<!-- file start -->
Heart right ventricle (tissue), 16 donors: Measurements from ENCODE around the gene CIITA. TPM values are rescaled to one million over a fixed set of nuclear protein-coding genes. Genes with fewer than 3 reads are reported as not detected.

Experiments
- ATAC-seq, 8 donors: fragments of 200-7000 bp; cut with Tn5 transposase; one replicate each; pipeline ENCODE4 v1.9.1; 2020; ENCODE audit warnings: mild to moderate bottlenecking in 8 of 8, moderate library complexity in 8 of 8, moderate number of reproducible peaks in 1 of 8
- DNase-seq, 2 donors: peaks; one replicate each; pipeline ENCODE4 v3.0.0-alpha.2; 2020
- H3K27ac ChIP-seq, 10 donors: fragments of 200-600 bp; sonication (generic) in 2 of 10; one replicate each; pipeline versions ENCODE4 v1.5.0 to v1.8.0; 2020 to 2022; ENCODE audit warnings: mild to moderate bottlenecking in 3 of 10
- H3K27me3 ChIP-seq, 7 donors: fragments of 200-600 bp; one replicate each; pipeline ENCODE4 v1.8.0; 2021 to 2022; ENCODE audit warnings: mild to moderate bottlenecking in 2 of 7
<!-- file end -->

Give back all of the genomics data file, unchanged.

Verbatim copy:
Heart right ventricle (tissue), 16 donors: Measurements from ENCODE around the gene CIITA. TPM values are rescaled to one million over a fixed set of nuclear protein-coding genes. Genes with fewer than 3 reads are reported as not detected.

Experiments
- ATAC-seq, 8 donors: fragments of 200-7000 bp; cut with Tn5 transposase; one replicate each; pipeline ENCODE4 v1.9.1; 2020; ENCODE audit warnings: mild to moderate bottlenecking in 8 of 8, moderate library complexity in 8 of 8, moderate number of reproducible peaks in 1 of 8
- DNase-seq, 2 donors: peaks; one replicate each; pipeline ENCODE4 v3.0.0-alpha.2; 2020
- H3K27ac ChIP-seq, 10 donors: fragments of 200-600 bp; sonication (generic) in 2 of 10; one replicate each; pipeline versions ENCODE4 v1.5.0 to v1.8.0; 2020 to 2022; ENCODE audit warnings: mild to moderate bottlenecking in 3 of 10
- H3K27me3 ChIP-seq, 7 donors: fragments of 200-600 bp; one replicate each; pipeline ENCODE4 v1.8.0; 2021 to 2022; ENCODE audit warnings: mild to moderate bottlenecking in 2 of 7